A free-verse, semi-prose poem about a brush with the supernatural.
Through the snowdrifts, and the stars---
Crystalline, cold, clear as the colorless-carbon in a wedding ring
---lie like shards of ice on a blanket of midnight velvet.
(Wesley Carrigan, poet extraordinaire. Not.)
The snow hugs the earth
And the trees, and the ice-covered lake
And numbs the world,
Shushing everything but the creak of my boots
And the rustle of my jacket
(Quiksilver, black, $47.03 plus shipping and handling).
It’s funny to be walking through Sunriver when there’s no sun.
Makes you feel like the travel brochures must be lying
Not that I care, though
I never wanted to come here anyways.
Sure, it’s beautiful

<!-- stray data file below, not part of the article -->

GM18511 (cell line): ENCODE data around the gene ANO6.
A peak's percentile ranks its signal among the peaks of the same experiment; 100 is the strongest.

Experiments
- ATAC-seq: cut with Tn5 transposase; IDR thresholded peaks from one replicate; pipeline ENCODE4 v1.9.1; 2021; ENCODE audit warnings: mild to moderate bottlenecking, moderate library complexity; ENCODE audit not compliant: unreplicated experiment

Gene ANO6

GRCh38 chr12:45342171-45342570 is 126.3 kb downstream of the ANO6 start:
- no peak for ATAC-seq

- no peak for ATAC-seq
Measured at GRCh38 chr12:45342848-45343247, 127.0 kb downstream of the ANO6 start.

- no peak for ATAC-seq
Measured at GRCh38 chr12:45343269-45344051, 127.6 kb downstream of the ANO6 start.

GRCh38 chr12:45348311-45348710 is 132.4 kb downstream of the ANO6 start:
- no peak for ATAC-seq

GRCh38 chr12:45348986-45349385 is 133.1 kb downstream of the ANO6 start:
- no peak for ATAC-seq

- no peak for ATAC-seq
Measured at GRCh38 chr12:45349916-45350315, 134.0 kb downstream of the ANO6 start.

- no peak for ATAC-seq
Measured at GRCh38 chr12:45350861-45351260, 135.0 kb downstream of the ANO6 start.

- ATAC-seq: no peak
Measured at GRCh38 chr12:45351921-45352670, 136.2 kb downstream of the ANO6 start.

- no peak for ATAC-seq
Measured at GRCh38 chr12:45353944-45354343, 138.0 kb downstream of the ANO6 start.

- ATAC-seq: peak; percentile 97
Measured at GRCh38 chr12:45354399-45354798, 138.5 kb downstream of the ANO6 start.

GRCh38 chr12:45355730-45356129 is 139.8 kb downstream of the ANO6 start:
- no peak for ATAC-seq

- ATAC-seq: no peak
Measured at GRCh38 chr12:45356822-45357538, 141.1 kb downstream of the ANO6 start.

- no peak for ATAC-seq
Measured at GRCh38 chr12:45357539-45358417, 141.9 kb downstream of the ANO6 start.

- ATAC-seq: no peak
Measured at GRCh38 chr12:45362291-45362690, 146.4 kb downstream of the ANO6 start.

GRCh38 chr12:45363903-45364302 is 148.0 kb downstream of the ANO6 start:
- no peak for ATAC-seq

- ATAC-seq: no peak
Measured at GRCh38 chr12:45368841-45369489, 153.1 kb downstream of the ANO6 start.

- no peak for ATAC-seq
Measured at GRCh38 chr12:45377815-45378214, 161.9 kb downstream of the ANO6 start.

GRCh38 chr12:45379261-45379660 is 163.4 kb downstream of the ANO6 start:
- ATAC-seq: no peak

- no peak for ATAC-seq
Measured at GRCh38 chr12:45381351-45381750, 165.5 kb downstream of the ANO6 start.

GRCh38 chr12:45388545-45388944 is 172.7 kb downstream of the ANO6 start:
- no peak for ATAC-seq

Can’t argue with that
But the brochures didn’t mention the subzero temperatures.
Come to think of it, neither did my parents.
How do they expect me to tell them stuff
When they never tell me anything?
I’m not paying attention
And it takes me a minute to realize that I’ve ploughed my way into...
Some kind of clearing in the woods?
Maybe part of the lake?
The drifts lie in heavy mounds across it,
Gleaming bright, bright white.
I head left, following the snow-weighted trees around the edge.
I don’t want to test the ice (if there is ice)
Especially if I can’t see it.
The moonlight angles down through the pine needles,
And the trees’ shadows stretch long, greedy fingers
Across the snow,
Reaching for the center of the clearing/meadow/pool.
I shiver, and not just because I’m freezing my butt off.
I can’t say why, but I get the feeling
That it might be a good idea for me to leave.
That’s when my heart gives a few arrhythmic kicks
And starts to pound like thunder in my ears
I stop moving.
Nervous as I am
I want to know what’s going on
In the past ten seconds, something about this place has changed
But I haven’t seen anything scary
Wait a sec---